Tens of thousands flock to Ramadan Nights in Lakemba as it returns after a two-year hiatus. Here’s an all-you-can-eat guide.
Each year in Ramadan, Haldon Street in Lakemba, in Sydney’s south-west, transforms into a bustling and vibrant night market. With the street closed to vehicle traffic, tens of thousands of pedestrians spill out into the roadway, eager to sample the food stalls strung along several blocks, serving dishes that can be traced back to the Muslim traditions of the Middle East and the Indian subcontinent.
Almost immediately you realise it isn’t just about food. It is a whole experience. You drool as you watch busy cooks grill scrumptious meat, as you patiently await your turn. You lean in to watch the theatrics as flat bread is tossed high in the air, and vendors use classic street market loud singsongs: "It's the best knafeh in Sydney", to lure you away from a neighbouring stall.
It's also about community. Everywhere you look, old friends are catching up. This holy month for Muslims is observed on the ninth month of the Islamic calendar, and is a time of spiritual cleansing, prayers and fasting. Members of community fast as a form of self-reflection, devotion and worship. The fast begins at the break of dawn and ends when the sun sets.
At sunset, families break the fast with the iftar meal. Traditionally, this is done by consuming dates, believed to have been Prophet Muhammad’s choice, and after daily prayers, the main meal is enjoyed by the whole family in the form of a buffet-style feast.
In Lakemba, families then spill onto the street to catch up with friends and family. The food and the people on the streets of Lakemba reveal a perfect image of Australia as a country, a proud, culturally diverse nation.
This week, I took time to sample as much of the amazing food on offer as I could stomach in a single night. Here's my review.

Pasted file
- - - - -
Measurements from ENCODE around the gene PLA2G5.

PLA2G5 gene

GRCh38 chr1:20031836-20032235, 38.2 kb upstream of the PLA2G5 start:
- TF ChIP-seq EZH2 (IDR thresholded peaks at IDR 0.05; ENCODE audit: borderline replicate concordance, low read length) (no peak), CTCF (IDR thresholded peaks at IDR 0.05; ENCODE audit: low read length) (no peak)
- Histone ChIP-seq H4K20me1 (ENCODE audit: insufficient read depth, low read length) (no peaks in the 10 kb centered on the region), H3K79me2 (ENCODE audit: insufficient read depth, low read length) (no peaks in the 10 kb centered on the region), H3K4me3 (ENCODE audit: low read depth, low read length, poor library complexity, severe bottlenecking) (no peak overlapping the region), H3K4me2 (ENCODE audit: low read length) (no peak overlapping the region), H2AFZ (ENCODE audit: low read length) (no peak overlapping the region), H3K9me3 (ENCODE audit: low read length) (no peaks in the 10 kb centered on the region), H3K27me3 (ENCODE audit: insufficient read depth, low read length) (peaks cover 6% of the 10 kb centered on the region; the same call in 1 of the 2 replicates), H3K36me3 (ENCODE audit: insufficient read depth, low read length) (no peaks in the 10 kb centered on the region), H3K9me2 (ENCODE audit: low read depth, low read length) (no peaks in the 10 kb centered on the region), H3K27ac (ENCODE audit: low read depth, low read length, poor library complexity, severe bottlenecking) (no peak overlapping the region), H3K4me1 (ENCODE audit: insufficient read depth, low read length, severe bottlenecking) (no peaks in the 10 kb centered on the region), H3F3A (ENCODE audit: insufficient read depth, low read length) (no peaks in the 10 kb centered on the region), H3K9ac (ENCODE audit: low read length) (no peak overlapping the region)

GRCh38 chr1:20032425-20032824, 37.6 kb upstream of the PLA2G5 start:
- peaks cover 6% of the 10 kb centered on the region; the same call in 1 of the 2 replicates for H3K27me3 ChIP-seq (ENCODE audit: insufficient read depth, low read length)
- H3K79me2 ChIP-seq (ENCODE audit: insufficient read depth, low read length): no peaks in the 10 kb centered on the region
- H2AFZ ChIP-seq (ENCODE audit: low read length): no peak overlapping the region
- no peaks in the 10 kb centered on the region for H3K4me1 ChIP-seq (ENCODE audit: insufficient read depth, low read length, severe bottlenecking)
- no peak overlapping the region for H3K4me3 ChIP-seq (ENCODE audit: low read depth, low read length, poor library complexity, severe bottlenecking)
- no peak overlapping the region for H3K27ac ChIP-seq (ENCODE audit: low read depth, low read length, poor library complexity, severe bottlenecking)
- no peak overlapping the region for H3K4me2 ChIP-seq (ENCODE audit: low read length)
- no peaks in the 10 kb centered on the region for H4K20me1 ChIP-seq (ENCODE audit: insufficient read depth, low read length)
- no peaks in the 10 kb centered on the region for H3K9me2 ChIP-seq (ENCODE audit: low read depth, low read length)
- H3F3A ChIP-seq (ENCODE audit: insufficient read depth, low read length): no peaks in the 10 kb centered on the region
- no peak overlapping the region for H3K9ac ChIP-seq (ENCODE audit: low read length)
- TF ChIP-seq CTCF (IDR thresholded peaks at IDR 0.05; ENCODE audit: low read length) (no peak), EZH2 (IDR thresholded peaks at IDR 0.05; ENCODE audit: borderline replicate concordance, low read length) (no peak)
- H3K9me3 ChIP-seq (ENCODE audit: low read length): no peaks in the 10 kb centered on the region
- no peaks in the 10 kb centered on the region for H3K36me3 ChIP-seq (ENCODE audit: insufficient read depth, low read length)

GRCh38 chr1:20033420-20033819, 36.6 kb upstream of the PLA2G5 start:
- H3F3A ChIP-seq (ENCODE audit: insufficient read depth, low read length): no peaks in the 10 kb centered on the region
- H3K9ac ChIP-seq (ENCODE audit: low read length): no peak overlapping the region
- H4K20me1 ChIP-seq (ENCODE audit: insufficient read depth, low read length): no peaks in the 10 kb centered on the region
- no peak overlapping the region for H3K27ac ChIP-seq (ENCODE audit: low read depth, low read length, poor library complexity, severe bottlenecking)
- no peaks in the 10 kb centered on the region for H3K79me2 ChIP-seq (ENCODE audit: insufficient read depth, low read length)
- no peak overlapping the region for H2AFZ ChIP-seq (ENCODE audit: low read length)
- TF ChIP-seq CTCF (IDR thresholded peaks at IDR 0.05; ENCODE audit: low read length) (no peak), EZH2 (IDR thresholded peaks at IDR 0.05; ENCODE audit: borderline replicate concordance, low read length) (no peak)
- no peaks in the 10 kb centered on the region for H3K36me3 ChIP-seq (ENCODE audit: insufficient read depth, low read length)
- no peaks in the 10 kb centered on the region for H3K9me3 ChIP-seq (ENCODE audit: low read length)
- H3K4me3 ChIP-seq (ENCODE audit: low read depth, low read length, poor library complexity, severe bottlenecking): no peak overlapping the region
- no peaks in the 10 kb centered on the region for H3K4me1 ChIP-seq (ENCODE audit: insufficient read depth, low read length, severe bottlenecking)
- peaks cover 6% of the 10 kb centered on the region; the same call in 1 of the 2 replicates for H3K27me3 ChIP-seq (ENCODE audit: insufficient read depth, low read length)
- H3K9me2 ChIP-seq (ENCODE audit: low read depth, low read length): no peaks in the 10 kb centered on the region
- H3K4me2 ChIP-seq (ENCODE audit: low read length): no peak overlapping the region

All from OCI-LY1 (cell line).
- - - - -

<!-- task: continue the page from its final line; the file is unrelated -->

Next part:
I started with knafeh, a traditional Middle Eastern dessert. There were multiple stalls selling the treat, so, as a first timer, I chose the one with the longest queue. The vibrant orange and green colours make the dish stand out. After a good 15-minute wait, the delicate vermicelli-like sugar-soaked layered cheese pastry garnished with pistachio, was enough to wake my taste buds.
Next was a Lebanese pastry named kaak. It is essentially a dry bread topped with sesame seeds, which can be consumed as it comes or grilled/toasted with cream cheese. Having tried both versions, the grilled kaak had an added smokey flavour to it, in addition to the cream cheese, which made it tastier than the plain alternative.
After the rich textures of knafeh, I needed a drink to cleanse my palate. The sahlab or salep, served from giant golden pots, was asking to be tried. Traditionally used as a remedy for indigestion, the thick milky beverage has just the right amount of warmth for an unsettled stomach. The tuber of an orchid flower is used to thicken the milk and then it is mixed with pistachio, cinnamon and sugar. The spicy texture combined with the warmth and comfort of the milk almost make you drowsy. This drink is unlike any other beverage you have had before.